Probiotic supplementation is highly variable depending on the strain and microbiota composition and there are no established dietary recommendations for either dosages or strains in athletes. In a recent study by Keaney and colleagues, the authors discuss Olympic athlete recommendations and strategies for preventing illness at the 2020 Tokyo Summer Games and provide some excellent evidence-based recommendations (Keaney LC, 2019):
Probiotic: Non-Refrigerated (travel-friendly), multi-strain, combining Lactobacillus and Bifidobacterium.
Dosage: 1×109 colony forming units (CFUs) per day.
Additional recommendations are provided in the paper available at: https://www.ncbi.nlm.nih.gov/pmc/articles/PMC6479135/ and in the World Gastroenterology Organization (WHO) guidelines on Probiotic use (Table 8) available at: https://www.worldgastroenterology.org/UserFiles/file/guidelines/probiotics-and-prebiotics-english-2017.pdf
Probiotic Selection and Use
For individuals with compromised immune function or other serious underlying diseases, the World Gastroenterology Organization (WGO) advises restricting probiotic use to the strains and indications that have proven efficacy. Other than the WGO, no other expert organizations of health professionals have made specific and detailed recommendations for or against probiotic use by healthy individuals. For athletes and people with various health conditions, published studies and reviews provide some guidance on probiotic species and doses that might alleviate symptoms and promote health benefits.
Probiotic supplement users should check the labels of probiotic supplements for recommended storage conditions; for example, some require refrigeration, whereas others can be stored at room temperature The International Scientific Association for Probiotics and Prebiotics advises manufacturers to list the total number of CFUs—ideally for each strain—on the “expiration” or “use by” date on the product label. The association also suggests that consumers of these supplements avoid products that list the number of CFUs “at the time of manufacture” because this information does not account for declines in CFUs over a product’s lifespan.
Wrapping it all up
Your GI tract microbiome is incredibly important to human health. In particular, the relationship between the microbiome and immune modulation, GI tract disorders, overtraining symptoms, and exercise-induced stress are of particular interest to athletes. You can positively affect your gut microbiota by regular consumption of fermented foods, so drink up that Kombucha and enjoy some Kimchi the next time you eat Korean food, add life-culture yogurt to your snacks, and consider some good sauerkraut. Supplementing with probiotics is a more complicated area since no recommendations have been made and the actual type of bacteria matters. As with most nutrition-related dietary interventions, your best bet as an athlete or consumer is to ask an expert for assistance and the best expert in nutrition is a credentialed dietitian, and in this case, perhaps one board-certified in sports dietetics.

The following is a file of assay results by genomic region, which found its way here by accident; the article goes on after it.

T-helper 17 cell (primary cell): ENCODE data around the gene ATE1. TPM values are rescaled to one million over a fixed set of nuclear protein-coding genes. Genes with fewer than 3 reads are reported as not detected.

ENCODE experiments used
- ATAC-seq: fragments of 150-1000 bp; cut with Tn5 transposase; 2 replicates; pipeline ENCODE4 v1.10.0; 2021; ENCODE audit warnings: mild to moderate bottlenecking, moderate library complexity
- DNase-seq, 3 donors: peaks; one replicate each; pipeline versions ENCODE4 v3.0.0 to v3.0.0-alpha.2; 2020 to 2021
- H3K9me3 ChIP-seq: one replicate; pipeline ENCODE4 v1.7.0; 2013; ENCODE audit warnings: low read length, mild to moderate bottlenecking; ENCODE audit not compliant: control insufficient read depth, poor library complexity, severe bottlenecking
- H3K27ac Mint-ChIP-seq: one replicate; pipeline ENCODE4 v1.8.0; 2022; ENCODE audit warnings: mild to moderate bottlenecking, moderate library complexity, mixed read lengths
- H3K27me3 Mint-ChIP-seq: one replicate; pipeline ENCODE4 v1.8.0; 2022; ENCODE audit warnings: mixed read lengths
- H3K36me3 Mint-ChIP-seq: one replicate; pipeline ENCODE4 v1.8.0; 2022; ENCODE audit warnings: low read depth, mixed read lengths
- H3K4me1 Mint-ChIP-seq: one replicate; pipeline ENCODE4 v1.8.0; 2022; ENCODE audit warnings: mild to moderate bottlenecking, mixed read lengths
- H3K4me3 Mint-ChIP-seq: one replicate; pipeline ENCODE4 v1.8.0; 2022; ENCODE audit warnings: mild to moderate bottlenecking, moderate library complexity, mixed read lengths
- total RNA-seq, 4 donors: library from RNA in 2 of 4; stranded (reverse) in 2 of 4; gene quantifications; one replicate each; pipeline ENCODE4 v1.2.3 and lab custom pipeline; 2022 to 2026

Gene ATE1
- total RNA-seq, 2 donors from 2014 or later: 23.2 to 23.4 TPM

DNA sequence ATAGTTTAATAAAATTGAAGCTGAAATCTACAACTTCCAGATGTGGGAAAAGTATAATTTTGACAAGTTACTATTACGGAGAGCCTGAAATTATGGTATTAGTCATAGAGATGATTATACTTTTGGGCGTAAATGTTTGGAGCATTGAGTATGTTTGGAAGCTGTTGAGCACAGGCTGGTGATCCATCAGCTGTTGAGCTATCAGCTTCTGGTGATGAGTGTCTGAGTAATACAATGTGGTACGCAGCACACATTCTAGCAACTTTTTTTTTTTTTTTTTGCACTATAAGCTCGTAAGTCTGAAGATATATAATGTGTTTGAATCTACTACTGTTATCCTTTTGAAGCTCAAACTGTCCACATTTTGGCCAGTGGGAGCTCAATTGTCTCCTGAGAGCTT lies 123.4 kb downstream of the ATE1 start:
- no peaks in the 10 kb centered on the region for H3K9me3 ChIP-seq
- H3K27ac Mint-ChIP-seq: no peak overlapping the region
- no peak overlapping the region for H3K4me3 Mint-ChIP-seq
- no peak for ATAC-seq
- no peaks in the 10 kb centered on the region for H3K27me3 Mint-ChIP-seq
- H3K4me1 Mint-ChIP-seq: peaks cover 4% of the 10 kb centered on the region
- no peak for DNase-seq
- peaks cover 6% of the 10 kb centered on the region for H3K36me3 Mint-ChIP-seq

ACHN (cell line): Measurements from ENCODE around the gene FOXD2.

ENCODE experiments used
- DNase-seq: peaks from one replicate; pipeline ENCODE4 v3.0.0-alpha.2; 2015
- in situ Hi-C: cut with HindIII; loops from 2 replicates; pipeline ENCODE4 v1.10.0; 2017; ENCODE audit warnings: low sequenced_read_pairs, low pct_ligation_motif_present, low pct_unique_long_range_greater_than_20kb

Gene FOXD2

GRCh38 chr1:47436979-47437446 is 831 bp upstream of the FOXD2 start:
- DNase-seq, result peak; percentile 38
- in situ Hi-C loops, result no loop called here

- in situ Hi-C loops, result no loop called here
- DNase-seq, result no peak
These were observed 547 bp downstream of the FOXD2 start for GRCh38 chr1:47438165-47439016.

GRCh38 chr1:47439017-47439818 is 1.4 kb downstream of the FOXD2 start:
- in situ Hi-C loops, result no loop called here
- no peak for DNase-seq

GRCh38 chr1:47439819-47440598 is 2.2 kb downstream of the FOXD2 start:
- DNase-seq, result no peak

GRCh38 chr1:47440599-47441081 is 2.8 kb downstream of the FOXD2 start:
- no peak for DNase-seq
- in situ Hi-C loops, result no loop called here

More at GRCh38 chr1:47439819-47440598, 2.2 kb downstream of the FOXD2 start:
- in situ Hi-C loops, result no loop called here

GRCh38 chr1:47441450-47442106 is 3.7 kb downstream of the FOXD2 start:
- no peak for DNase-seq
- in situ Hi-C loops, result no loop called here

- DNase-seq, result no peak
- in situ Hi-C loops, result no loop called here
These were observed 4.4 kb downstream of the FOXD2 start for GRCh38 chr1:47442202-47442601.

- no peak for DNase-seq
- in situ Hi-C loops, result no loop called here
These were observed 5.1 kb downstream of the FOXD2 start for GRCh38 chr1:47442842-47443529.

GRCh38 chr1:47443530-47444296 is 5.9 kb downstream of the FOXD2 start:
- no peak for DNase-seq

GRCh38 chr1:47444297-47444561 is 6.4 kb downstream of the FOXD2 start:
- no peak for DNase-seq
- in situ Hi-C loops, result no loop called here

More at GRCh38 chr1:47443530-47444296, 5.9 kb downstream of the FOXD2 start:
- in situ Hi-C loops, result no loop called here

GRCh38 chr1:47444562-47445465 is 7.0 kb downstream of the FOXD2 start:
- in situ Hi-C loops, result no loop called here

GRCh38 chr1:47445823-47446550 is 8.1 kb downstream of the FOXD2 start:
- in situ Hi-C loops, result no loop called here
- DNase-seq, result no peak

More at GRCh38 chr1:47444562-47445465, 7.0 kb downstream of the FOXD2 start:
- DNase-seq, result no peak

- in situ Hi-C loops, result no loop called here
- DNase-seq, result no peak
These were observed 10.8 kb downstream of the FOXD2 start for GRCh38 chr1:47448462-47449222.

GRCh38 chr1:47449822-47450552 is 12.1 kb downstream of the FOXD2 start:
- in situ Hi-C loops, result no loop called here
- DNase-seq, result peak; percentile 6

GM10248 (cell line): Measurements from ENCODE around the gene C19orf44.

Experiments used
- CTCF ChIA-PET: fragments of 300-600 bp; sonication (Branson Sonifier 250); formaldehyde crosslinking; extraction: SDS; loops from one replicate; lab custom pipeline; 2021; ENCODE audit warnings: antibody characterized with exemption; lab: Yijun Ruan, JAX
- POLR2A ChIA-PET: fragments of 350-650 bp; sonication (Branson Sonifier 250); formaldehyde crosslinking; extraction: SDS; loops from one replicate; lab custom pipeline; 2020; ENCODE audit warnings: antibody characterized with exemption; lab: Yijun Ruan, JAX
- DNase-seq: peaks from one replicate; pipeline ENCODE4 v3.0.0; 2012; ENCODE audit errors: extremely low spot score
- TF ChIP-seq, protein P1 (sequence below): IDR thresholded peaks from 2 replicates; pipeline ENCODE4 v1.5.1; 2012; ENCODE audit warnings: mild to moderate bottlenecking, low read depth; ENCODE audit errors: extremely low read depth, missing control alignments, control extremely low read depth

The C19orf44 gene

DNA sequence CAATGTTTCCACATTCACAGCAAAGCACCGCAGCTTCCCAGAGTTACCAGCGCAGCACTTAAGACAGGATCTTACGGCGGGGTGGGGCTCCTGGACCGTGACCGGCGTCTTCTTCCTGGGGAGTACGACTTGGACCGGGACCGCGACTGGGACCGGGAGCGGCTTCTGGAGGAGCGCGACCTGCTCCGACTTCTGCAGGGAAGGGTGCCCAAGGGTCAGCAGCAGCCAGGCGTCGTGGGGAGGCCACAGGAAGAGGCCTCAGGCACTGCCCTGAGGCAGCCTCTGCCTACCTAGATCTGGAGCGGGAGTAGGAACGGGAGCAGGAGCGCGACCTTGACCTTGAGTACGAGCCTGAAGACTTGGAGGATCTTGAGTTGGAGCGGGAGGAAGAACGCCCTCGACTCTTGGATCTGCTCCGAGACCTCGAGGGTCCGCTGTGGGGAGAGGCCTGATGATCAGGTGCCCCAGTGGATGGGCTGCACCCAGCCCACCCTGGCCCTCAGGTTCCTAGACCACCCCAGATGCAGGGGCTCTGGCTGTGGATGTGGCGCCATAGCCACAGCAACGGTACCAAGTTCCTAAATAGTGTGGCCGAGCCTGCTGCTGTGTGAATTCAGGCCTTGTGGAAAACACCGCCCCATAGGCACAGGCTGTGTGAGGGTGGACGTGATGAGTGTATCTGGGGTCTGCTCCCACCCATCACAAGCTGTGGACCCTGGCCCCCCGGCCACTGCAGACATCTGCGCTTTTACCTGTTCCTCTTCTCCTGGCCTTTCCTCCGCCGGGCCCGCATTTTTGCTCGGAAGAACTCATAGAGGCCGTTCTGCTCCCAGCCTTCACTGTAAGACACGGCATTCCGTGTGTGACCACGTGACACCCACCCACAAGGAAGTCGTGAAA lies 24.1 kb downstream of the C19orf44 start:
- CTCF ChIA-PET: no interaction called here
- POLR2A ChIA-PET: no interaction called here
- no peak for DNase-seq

References for Further Reading
Barton, W., Penney, N., Cronin, O., Garcia-Perez, I., Molloy, M., Holmes, E., . . . O’Sullivan, O. (2017). The microbiome of professional athletes differs from that of more sedentary subjects in composition and particularly at the functional metabolic level. Gut, 67;625-633.
Clark A, M. N. (2016). Exercise-induced stress behavior, gut-microbiota-brain axis and diet: a systematic review for athletes. J Int Soc Sports Nutr, 13:43.
Clarke, S., Murphy, E., O’Sullivan, O., Lucey, A., Humphreys, M., Hogan, A., . . . al., e. (2014). Exercise and associated dietary extremes impact on gut microbial diversity. Gut, 63; 1913-1920.
David LA, M. C. (2014). Diet rapidly and reproducibly alters the human gut microbiome. Nature, Jan 23; 505(7484):559-63.
Fijan S. (2014). Microorganisms with Claimed Probiotic Properties: An Overview of Recent Literature. Int. J. Environ. Res. Public Health, 11:4745–4767.
Guarner F, M. J. (2003). gut flora in health and disease. Lancet, 361(9356):512-519.
Huang W, W. C. (2019). The Beneficial Effects of Lactobacillus Plantarum PS128 on High-Intensity, Exercise-Induced Oxidative Stress, Inflammation, and Performance in Triathletes. Nutrients, 11(2):353.
Keaney LC, K. A. (2019). Keeping Athletes Healthy at the 2020 Tokyo Summer Games: Considerations and Illness Prevention Strategies. Front Physiol, 10:426.
Mach N, F.-B. D. (2017). Endurance exercise and gut microbiota: A review. J Sport Health Sci, Jun; 6(2):179-197.
Petersen, L., Bautista, E., Nguyen, H., Hanson, B., Chen, L., Lek, S., . . . Weinstock, G. (2017). Community characteristics of the gut microbiomes of competitive cyclists. Microbiome, 5;98.
Wosinska L, C. P. (2019). The Potential Impact of Probiotics on the Gut Microbiome of Athletes. Nutrients, 11(10); 2270.